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What is Your Reaction to Tethered Technologies?

After reading part II of Zittrain’s “The Future of the Internet and how to stop it”, I am very curious to know how others in our class have reacted to the whole idea of tethered appliances and the kinds of remote access and control over content and privacy technology companies have – and how we view the role of the law in regards to possibilities presented by the tethered appliance use on a mass scale. Because for me, I see that with the whole advent of “cloud computing”, and the rise of “internet services” and devices that rely entirely on services that have access to devices at all times (such as smart phones, for example), we are moving more and more towards a tethered reality, where non-tethered options seem to be receding into the distant horizon, because the consumer market demanding non-tethered options is shrinking rapidly.

And why is it shrinking rapidly? Largely, I think, because tethered technologies are packaged in such a desirable way and provide such desirable surface capabilities (like the ipad, for example) that consumers become hooked on products because of the desirability of the product and its surface capabilities, without being informed (either through their own research or by the company) of what deeper level tethering they are committing to – and what rights they are giving up.  Added to this, in our own lifetimes, we can see a trend in technological development toward making technological devices “easy” for the masses to use, that it is not necessary anymore for an average user to understand how a device works at a deeper level (i.e. you don’t have to learn command line scripts in dos in order to get a computer to do anything anymore).

Zittrain outlines several ways in which tethered  technologies can became mechanisms by which laws can be easily enforced through preemption, specific injunction, and surveillance. And he goes on to talk about how these kinds of enforcement can became executable “Without Rule of Law” – basically, without several individuals within the justice system dedicated to preserving citizen’s rights and freedoms getting involved and deciding if a certain kind of enforcement is lawful, and then giving explicit permission for a kind of enforcement to be carried out. Zittrain uses TiVo technology as an example of a company accessing its devices remotely and changing things inside the device once it is already within the hands of the consumer. As I was reading this, I was reminded of a issue that occurred in 2009 with the Amazon Kindle, where after getting in a copyright dispute with a publisher of George Orwell’s books, the Amazon went into user’s kindles and remotely deleted any electronic versions of Orwell’s books without asking permission of the consumers, only notifying them afterwards when they reimbursed users of the purchase price. So users woke up one morning, and their Orwell e-books had vanished. In an article on Boing Boing  by Cory Doctorow about this whole issue, the Electronic Frontier Foundation was quoted, and very aptly described my own response to this whole scenario:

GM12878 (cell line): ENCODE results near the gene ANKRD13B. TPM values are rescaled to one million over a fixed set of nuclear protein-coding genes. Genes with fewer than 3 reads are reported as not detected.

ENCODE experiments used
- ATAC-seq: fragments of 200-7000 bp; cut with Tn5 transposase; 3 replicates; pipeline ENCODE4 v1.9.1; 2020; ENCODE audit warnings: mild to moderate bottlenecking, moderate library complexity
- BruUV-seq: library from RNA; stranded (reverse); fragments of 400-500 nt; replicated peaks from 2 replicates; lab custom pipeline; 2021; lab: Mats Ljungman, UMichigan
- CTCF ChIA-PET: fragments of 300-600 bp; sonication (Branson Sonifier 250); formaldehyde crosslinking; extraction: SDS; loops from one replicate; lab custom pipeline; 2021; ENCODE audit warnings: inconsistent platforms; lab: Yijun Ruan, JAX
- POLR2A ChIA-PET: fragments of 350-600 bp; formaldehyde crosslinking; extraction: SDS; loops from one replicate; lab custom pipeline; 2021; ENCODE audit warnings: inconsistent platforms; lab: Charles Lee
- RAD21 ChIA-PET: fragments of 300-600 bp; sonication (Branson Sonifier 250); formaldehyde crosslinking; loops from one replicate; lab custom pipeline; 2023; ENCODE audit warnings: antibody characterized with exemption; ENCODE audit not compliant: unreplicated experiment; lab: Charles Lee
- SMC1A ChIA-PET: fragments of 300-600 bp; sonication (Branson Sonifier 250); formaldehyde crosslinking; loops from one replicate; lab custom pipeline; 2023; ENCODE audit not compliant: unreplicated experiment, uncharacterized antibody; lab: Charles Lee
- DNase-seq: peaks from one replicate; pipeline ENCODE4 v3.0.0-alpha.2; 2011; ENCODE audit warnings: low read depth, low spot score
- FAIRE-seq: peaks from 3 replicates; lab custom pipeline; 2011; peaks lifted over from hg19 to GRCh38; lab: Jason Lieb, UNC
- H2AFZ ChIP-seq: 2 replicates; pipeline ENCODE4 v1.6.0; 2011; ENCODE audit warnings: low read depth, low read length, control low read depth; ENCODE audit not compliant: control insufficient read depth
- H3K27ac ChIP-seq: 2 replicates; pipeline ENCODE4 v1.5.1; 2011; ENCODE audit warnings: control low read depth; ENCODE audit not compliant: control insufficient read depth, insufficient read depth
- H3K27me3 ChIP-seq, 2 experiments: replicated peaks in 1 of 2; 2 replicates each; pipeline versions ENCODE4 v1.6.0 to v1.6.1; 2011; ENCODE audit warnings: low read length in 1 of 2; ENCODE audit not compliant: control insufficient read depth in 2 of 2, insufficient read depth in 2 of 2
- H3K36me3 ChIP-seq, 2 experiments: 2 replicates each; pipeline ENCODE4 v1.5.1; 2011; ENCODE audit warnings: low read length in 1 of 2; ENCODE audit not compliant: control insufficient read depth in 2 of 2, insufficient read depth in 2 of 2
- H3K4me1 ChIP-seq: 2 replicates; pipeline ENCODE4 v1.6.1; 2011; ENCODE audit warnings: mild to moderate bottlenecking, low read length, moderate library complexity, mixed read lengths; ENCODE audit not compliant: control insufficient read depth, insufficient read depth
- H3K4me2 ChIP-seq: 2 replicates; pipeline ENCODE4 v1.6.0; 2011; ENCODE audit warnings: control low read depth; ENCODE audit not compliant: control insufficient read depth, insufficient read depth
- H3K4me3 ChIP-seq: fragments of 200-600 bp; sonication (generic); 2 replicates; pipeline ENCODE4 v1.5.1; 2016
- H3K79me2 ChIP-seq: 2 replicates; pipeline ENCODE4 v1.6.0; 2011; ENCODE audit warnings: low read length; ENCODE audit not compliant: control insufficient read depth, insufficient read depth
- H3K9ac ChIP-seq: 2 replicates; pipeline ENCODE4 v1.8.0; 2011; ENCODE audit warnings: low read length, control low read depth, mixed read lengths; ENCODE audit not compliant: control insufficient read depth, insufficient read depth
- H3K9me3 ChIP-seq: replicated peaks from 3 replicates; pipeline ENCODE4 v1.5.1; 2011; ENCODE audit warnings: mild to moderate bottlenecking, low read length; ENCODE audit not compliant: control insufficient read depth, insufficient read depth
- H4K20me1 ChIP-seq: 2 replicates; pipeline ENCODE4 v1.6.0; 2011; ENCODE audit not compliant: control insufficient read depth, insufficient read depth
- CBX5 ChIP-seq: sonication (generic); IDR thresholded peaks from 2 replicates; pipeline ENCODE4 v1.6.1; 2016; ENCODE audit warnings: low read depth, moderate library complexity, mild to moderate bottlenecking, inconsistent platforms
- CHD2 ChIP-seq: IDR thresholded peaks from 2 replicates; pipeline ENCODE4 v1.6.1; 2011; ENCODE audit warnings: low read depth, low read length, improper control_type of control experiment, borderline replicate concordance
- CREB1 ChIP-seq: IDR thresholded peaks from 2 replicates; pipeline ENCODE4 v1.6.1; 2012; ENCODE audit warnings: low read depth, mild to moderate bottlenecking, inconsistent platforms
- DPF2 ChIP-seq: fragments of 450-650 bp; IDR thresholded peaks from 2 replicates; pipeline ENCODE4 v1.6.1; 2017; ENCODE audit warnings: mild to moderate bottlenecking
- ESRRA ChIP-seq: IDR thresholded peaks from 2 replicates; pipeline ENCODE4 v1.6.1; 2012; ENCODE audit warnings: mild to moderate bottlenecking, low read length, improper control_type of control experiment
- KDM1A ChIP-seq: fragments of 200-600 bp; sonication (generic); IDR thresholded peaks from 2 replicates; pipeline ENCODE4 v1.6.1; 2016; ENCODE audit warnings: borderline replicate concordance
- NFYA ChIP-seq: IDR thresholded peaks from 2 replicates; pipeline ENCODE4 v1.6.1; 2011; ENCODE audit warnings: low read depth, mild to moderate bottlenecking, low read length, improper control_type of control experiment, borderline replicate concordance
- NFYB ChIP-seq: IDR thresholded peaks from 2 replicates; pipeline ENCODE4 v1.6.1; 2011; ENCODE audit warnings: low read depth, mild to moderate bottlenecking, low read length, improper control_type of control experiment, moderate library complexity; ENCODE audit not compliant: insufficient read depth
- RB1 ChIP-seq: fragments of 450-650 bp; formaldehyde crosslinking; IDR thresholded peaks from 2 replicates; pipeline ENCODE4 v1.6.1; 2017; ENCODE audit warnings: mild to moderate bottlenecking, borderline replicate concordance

“if Amazon didn’t have the rights to sell the e-books in the first place, the infringement happened when the books were sold. Remote deletion doesn’t change that, and it’s not an infringement for the Kindle owner simply to read the book. Can you imagine a brick-and-mortar bookstore chasing you home, entering your house, and pulling a book from your shelf after you paid good money for it? (Nor, for that matter, does Amazon reserve any “remote deletion” right the Kindle “terms of service”.)”

And how ironic that it was a debate over books by Orwell as well – and that Orwell e-books were essentially erased by “Big Brother”. (Check out the Limerick commentary in the Boing Boing article – it is quite genius and awesome). Granted, Amazon did acknowledge later that this deletion was a bad idea (as this NY Times article points out), but they would not reverse the deletion once acknowledging it was a bad idea, and the fact that it happened in the first place is just outrageous!

Ideas of remote access and remote enforcement really scare me. As Doctorow later stated, “The most secure device spec for a device is one in which it is not designed to enforce policy against its owner, period. Devices might still be subverted into attacking their owners, but this will always be more likely to take place if the designers created a ‘feature’ that is supposed to do this.” Why are we allowing and supporting the creation of technology that has built in back doors? And as Zittrain pointed out later in the chapter through discussing the views of James Boyle, “if a society wants technological progress and the associated economic benefits, one must be prepared to accept some measure of social liberalization made possible with that technology.”

But it doesn’t seem like society is really demanding this social liberalization that should come with technological progress. Maybe I am being pessimistic, but it seems to me that we are moving into a era where governments and lawmakers are not making laws to protect against invasion of privacy and unlawful censorship through tethered appliances and the internet – instead, they are allowing overly restrictive, invasive, abusive measures of enforcement to be carried out over tethered networks  in the name of certain laws (such as copyright law in the case of the kindle) that threaten much more fundamental ideas of freedom in society. Why are there no laws or acts being created that protect consumers against abusive invasion of privacy, surveillance, and remote control of content through tethered networks? It seems like all the laws being created and proposed lately are designed to create more control over users, instead of protecting their freedom.

So I am curious – am I the only one for whom Zittrain’s warnings against and discussions of tethered technologies resonate so strongly?

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5 Responses

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  1. Janice says